The unfairness of the Green Energy Act: taxes

Raymond Beaudry of the Manitoulin Coalition for Safe Energy Alternatives (MCSEA) sends along this presentation that was made to the Manitoulin and the Islands budget committee this week.
The fact is, there would have to be significant changes to the Green Energy Act  to realize what is proposed in this presentation, but what remains is the unfairness—homes are taxed at a rate higher than wind power projects—and the true extent to which this industry is being subsidized in Ontario.

Here is the presentation:

Municipal Taxes and Potential IWT Revenue

In our township, one hundred acre local farm lots and managed wood lots
without structures are assessed at approximately $26,225 that contribute
to around $81 in taxes.

The wind industry (Northland Power Inc) pays the taxes on property it has
rights of use for in lease agreements. For several years though, still
assessed as farmland, this land once signed over will be used for
industrial purposes.

The 100 acre lots, less the legislated, wind turbine footprint of 2
hectares (4.94 acres) also require wind turbine infrastructure such as
wide right of ways, collector lines, wide access roads, transmission
lines. All of this supporting infrastructure should be assessed at the
industrial rate and the balance of the farm lots remain at the farm
assessment rate.
These lots should be assessed and taxed industrial for the area of
planned use when the lease options for industrial use are signed. This
creates more income for our municipal taxes from highly subsidized multi
million dollar corporations.

As I understand the process, the township does not receive the taxes when
the turbines, buildings, distribution stations and switching stations for
the wind farm are erected. Assessment legislation states that structures
are added to the assessment roll when they “commence to be used”. MPAC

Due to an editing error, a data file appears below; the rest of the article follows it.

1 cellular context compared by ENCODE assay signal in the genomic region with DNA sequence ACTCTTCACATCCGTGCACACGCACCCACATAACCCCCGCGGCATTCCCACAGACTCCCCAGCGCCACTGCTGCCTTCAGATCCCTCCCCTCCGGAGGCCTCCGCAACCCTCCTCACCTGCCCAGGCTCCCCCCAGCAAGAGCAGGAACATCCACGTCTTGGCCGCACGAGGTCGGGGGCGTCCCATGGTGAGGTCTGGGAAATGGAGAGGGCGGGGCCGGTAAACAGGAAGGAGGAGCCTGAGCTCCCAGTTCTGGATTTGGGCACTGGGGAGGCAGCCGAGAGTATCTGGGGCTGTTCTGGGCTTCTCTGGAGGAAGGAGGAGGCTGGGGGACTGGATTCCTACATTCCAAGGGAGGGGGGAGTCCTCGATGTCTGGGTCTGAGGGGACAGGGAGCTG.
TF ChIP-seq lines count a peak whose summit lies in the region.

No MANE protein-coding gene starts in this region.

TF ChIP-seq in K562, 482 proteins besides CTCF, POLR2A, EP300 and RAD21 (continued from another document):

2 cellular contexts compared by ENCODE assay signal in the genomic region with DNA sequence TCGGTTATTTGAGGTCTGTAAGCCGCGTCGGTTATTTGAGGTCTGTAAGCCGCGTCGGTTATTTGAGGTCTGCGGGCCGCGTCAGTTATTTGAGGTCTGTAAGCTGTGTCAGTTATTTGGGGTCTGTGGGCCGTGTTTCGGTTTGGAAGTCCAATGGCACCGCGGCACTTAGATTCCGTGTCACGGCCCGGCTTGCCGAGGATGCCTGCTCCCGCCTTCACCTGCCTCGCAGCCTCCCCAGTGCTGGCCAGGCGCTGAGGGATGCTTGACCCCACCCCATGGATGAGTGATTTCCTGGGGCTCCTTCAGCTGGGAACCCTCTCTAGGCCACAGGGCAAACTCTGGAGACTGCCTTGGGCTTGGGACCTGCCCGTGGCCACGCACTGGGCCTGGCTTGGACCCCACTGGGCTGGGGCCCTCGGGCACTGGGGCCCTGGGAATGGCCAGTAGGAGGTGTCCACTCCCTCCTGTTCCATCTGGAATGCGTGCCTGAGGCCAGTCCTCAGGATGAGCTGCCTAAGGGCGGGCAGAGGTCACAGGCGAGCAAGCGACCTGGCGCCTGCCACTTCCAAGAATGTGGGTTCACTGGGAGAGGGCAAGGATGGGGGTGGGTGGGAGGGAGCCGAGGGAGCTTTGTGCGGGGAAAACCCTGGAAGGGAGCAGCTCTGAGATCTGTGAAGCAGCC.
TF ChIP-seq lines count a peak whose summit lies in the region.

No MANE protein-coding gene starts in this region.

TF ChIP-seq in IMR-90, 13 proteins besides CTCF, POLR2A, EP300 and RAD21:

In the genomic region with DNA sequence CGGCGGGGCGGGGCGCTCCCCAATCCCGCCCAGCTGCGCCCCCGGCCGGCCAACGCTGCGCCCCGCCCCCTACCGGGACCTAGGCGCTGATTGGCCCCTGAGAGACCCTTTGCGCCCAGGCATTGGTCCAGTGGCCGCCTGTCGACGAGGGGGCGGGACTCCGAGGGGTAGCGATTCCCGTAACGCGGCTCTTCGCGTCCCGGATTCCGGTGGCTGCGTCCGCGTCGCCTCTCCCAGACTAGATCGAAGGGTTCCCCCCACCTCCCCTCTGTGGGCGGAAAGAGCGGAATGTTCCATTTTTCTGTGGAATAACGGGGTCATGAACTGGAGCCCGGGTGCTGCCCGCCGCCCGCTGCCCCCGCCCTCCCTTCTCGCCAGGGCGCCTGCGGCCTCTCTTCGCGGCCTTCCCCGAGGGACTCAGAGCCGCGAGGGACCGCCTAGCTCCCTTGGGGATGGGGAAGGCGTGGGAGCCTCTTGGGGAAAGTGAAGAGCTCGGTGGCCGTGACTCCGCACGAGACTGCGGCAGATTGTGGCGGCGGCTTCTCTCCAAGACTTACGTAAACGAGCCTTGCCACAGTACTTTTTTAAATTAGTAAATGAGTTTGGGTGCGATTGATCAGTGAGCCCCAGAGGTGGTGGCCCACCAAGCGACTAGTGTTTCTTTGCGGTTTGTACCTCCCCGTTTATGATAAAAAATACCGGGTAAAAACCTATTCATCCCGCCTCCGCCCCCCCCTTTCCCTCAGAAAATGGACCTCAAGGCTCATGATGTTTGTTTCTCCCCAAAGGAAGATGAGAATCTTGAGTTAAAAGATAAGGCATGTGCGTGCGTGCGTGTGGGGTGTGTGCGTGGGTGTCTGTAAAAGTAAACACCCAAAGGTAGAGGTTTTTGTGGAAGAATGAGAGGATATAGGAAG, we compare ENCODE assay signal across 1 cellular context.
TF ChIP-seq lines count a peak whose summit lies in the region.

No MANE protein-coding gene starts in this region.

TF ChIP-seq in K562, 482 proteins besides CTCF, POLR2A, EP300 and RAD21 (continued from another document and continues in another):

would therefore issue a supplementary assessment from the date the
turbine becomes operational. This is several months of lost industrial
tax revenue for townships.

Another subsidy the wind industry receives is the assessed value of the
turbines. Homes are paying more taxes than a multi million dollar
industrial wind turbine generator. The turbines should be assessed at the
full value as in any other industrial or house construction.

For assessment, the McLean’s Mountain turbines are not 2.5 MWs in size
but are rated by General Electric at 2.85 MW . MPAC states wind turbines
are assessed as per their nameplate capacity. The legislated assessed
value of $40,000 per MW times the 2.85 MW rather than 2.5 mw is an
increase of $14,000 in value up to only $114,000 assessed value rather
than the 2 to 3 million dollar or so wind turbine value.

$114,000 assessed value times industrial rate of .03087360 only produces
$3,519.59 of taxes.
 A 2 million dollar turbine assessment equals $61,747.20. Diff –
 A 3 million dollar turbine assessment, equals $92,620.80. Diff –

Not including the other potential lost tax revenue mentioned previously,
this 24 industrial wind turbine project at even the lower 2 million
dollar turbine cost alone should have rather than the $84,470.16 in tax
revenue for the township, should be around $1, 397,462.60. Difference in
lost potential revenue of $1,312,990.

This influx to the tax base would probably lower the tax bills in half
for everyone in this township.
 The Feed In Tariff for this project is $150 for each MW hour or 15 cents
per kwh and under these FIT contracts they will be paid by all
electricity users whether the province requires the generation or not.
They will get paid to not even generate in electricity surplus scenarios
as currently practiced.

Townships should be receiving their fair share of tax revenue from
industrial development to pay for provincially downloaded costs and
rising expenses that affect township local temporary and full time
employment, operating expenses and every tax payers rates.

Requests to implement fair taxation in relation to renewables and in
particular industrial wind turbines should be sent by our town council to
the appropriate ministries.

This is an issue all ratepayers and taxpayers should be endorsing.
Editor’s note: using the $150/MWh rate, the McLeans Mountain project on Manitoulin will be costing Ontario ratepayers in excess of $21 million per year, or over $400 million over the life of the 20-year contract.Yet, there is no arena in Ontario except for the ballot box, in which issues like this can be discussed.

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